Council Leader Adam McVey pointed out that when the members’ briefing went out to all councillors none of them asked for any further details of it, including where the conference had taken place.

The Conservative Group wanted the council’s Governance Risk and Best Value (GRBV) committee to review the partnership arrangements for public health protection emergencies, but were told that these are set out in statute and not within the purview of the council so they cannot be reviewed in house. Cllr Whyte said it seems inactive on the council’s part that they did not appear to have checked the premises – the hotel – which remained open to the public at the time.

Councillor Susan Webber (Cons) said that it is clear that we now have a greater understanding of the virus. But, she continued : “There are still concerns raised in this report regarding how it was reported, communicated and the actions that were taken. Now, even though the risk of asymptomatic transmission which was largely not known at that stage, it has clearly been a contributing factor to the infection in our city. Hindsight has been really kind to us here, and frankly we should be taking a huge sigh of relief. It is imperative that our GRBV committee is involved in examining public health protections going forward.”

Gren councillor Melanie Main pointed out that there has been confusion in the public’s eyes as to who is responsible for what and what the processes were. She said: “I think this report lays out very simply how that process worked. I think it will give reassurance to all of us. It is also reassuring now to understand that it was contained.” But she also said it was up to GRBV to decide if they do want to look at any of the processes here.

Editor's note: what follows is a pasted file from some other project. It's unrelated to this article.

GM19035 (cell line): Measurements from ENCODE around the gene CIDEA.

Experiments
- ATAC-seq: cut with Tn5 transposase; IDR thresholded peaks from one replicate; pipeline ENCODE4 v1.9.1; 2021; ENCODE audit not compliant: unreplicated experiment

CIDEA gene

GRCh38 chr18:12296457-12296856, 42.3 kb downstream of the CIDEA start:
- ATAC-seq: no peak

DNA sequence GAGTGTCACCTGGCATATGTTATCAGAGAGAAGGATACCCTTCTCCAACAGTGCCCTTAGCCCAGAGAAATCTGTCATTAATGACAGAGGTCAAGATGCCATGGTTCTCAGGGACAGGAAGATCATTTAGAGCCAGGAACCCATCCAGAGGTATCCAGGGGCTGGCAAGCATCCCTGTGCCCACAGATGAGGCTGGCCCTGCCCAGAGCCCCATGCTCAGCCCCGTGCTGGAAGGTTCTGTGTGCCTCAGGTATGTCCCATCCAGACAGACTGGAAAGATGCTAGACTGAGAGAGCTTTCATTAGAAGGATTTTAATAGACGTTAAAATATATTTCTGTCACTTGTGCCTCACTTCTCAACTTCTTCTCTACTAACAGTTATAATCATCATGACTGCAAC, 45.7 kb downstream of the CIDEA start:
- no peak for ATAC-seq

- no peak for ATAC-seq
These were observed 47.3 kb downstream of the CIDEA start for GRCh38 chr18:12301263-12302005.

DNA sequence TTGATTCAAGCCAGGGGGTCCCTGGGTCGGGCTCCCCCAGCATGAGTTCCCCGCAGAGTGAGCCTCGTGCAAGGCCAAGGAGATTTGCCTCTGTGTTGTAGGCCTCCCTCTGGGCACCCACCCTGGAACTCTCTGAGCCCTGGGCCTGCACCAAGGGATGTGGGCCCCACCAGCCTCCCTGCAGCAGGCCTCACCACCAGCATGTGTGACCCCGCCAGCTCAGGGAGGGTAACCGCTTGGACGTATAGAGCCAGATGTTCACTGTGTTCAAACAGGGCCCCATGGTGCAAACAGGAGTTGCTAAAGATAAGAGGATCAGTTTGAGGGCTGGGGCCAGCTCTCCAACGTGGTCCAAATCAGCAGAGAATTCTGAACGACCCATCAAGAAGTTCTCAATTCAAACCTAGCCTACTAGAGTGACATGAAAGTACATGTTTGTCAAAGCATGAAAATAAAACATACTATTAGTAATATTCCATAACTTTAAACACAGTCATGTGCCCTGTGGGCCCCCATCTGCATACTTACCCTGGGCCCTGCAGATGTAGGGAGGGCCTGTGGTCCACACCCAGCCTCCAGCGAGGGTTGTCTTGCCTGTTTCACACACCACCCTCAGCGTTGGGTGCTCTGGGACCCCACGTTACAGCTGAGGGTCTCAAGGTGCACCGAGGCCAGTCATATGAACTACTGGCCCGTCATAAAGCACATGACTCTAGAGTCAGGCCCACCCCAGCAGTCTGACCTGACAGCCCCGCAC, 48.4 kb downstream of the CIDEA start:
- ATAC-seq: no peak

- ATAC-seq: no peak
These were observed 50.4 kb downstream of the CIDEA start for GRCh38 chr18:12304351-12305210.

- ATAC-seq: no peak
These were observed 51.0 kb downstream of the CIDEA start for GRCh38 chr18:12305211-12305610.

Cllr John McLellan, who is also a Director of the Newspaper Society, mentioned that The Evening Chronicle in Tyneside on 5 March published an article mentioning a churchgoer from Tyneside who was diagnosed with coronavirus. He said the article continued: ‘It is understood that the patient works for Nike in Sunderland and contracted the virus after attending a conference in Edinburgh.” Cllr McLellan said: “The readers of the Evening Chronicle in Newcastle knew more about what was happening in Edinburgh than the citizens of our city. It would appear that they also knew more about the confirmation of the virus than the Chief Executive. This important piece of evidence is not referred to at all in our report.”